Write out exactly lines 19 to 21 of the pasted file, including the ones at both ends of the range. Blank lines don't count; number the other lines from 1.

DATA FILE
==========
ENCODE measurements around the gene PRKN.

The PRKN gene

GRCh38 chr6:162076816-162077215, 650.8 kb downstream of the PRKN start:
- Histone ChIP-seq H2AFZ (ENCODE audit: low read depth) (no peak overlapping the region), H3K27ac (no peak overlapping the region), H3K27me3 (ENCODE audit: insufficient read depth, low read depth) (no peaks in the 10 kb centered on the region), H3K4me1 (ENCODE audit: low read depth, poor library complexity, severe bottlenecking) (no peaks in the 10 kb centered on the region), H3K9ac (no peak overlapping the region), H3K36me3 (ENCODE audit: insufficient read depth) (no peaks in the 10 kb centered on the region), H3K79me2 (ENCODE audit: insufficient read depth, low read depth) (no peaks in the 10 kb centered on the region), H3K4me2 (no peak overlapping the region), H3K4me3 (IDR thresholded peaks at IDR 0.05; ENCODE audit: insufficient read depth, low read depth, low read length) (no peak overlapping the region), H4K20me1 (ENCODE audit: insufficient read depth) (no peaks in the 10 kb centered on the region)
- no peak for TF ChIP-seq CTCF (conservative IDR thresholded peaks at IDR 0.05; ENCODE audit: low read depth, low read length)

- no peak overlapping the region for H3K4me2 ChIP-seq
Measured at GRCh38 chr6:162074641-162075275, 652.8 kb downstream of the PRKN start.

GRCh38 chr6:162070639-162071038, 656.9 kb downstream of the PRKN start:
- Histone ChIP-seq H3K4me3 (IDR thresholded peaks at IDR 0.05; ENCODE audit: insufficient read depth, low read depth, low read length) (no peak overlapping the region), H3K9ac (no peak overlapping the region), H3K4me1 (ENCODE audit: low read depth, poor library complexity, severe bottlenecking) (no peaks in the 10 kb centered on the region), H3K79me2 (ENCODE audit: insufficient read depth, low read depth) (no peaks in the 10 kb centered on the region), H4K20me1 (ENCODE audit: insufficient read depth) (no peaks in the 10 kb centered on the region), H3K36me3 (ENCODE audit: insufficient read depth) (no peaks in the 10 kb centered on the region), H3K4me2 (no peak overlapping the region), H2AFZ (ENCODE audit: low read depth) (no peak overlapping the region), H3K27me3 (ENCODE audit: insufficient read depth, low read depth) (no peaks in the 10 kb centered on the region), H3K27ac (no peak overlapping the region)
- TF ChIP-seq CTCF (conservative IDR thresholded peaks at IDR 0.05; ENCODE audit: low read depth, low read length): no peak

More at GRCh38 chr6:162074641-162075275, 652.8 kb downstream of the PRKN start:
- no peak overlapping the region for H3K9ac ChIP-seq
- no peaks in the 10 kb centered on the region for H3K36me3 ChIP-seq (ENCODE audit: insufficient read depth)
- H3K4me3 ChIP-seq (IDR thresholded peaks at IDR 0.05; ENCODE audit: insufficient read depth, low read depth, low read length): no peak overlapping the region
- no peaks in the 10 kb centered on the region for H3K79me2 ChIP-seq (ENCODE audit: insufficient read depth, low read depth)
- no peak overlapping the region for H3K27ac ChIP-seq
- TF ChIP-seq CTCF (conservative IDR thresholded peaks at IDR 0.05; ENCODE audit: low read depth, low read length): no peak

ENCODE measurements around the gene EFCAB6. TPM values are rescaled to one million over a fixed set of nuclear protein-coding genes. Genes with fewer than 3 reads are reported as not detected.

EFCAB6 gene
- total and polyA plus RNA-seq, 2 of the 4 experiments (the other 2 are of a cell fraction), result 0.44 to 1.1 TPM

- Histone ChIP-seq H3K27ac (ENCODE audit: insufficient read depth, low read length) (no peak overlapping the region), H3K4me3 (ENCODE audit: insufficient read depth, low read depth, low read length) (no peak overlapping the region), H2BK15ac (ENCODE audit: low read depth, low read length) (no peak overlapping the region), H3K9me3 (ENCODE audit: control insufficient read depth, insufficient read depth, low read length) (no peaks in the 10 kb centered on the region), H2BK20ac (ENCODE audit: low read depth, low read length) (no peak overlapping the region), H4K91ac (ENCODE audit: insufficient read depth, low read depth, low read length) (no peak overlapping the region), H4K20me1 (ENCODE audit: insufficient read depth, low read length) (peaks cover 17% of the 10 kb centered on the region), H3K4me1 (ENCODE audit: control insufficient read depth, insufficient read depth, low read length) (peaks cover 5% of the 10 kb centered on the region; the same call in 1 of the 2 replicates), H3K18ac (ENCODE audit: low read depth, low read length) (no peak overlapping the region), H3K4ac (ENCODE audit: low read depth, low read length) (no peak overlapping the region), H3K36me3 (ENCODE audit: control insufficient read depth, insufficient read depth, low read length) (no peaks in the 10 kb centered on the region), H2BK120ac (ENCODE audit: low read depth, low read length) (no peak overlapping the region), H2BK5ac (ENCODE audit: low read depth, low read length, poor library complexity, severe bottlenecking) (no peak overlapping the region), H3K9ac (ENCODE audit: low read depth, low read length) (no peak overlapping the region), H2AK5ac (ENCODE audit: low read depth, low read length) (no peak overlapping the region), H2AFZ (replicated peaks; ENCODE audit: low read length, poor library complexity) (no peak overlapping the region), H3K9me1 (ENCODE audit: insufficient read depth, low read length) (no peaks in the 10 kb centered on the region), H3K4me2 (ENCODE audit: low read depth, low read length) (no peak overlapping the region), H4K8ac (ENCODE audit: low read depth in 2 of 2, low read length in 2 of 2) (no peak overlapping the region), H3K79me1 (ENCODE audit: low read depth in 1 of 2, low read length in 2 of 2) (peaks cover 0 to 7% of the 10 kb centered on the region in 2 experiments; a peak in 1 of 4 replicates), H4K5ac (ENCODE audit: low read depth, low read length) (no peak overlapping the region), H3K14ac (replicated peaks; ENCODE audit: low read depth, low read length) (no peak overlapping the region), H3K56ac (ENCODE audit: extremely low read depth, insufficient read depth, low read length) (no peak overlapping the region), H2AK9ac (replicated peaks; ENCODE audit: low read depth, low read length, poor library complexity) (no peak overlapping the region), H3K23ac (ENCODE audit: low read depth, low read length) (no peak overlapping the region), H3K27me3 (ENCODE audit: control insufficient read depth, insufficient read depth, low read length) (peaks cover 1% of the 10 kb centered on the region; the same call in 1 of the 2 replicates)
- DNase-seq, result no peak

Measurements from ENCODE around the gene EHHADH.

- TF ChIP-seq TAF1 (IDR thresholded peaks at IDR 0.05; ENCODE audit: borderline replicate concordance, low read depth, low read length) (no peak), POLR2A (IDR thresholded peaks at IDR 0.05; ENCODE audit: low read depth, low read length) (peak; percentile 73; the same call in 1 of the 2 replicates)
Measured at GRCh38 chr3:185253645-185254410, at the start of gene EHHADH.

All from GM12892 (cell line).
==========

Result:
EFCAB6 gene
- total and polyA plus RNA-seq, 2 of the 4 experiments (the other 2 are of a cell fraction), result 0.44 to 1.1 TPM

- Histone ChIP-seq H3K27ac (ENCODE audit: insufficient read depth, low read length) (no peak overlapping the region), H3K4me3 (ENCODE audit: insufficient read depth, low read depth, low read length) (no peak overlapping the region), H2BK15ac (ENCODE audit: low read depth, low read length) (no peak overlapping the region), H3K9me3 (ENCODE audit: control insufficient read depth, insufficient read depth, low read length) (no peaks in the 10 kb centered on the region), H2BK20ac (ENCODE audit: low read depth, low read length) (no peak overlapping the region), H4K91ac (ENCODE audit: insufficient read depth, low read depth, low read length) (no peak overlapping the region), H4K20me1 (ENCODE audit: insufficient read depth, low read length) (peaks cover 17% of the 10 kb centered on the region), H3K4me1 (ENCODE audit: control insufficient read depth, insufficient read depth, low read length) (peaks cover 5% of the 10 kb centered on the region; the same call in 1 of the 2 replicates), H3K18ac (ENCODE audit: low read depth, low read length) (no peak overlapping the region), H3K4ac (ENCODE audit: low read depth, low read length) (no peak overlapping the region), H3K36me3 (ENCODE audit: control insufficient read depth, insufficient read depth, low read length) (no peaks in the 10 kb centered on the region), H2BK120ac (ENCODE audit: low read depth, low read length) (no peak overlapping the region), H2BK5ac (ENCODE audit: low read depth, low read length, poor library complexity, severe bottlenecking) (no peak overlapping the region), H3K9ac (ENCODE audit: low read depth, low read length) (no peak overlapping the region), H2AK5ac (ENCODE audit: low read depth, low read length) (no peak overlapping the region), H2AFZ (replicated peaks; ENCODE audit: low read length, poor library complexity) (no peak overlapping the region), H3K9me1 (ENCODE audit: insufficient read depth, low read length) (no peaks in the 10 kb centered on the region), H3K4me2 (ENCODE audit: low read depth, low read length) (no peak overlapping the region), H4K8ac (ENCODE audit: low read depth in 2 of 2, low read length in 2 of 2) (no peak overlapping the region), H3K79me1 (ENCODE audit: low read depth in 1 of 2, low read length in 2 of 2) (peaks cover 0 to 7% of the 10 kb centered on the region in 2 experiments; a peak in 1 of 4 replicates), H4K5ac (ENCODE audit: low read depth, low read length) (no peak overlapping the region), H3K14ac (replicated peaks; ENCODE audit: low read depth, low read length) (no peak overlapping the region), H3K56ac (ENCODE audit: extremely low read depth, insufficient read depth, low read length) (no peak overlapping the region), H2AK9ac (replicated peaks; ENCODE audit: low read depth, low read length, poor library complexity) (no peak overlapping the region), H3K23ac (ENCODE audit: low read depth, low read length) (no peak overlapping the region), H3K27me3 (ENCODE audit: control insufficient read depth, insufficient read depth, low read length) (peaks cover 1% of the 10 kb centered on the region; the same call in 1 of the 2 replicates)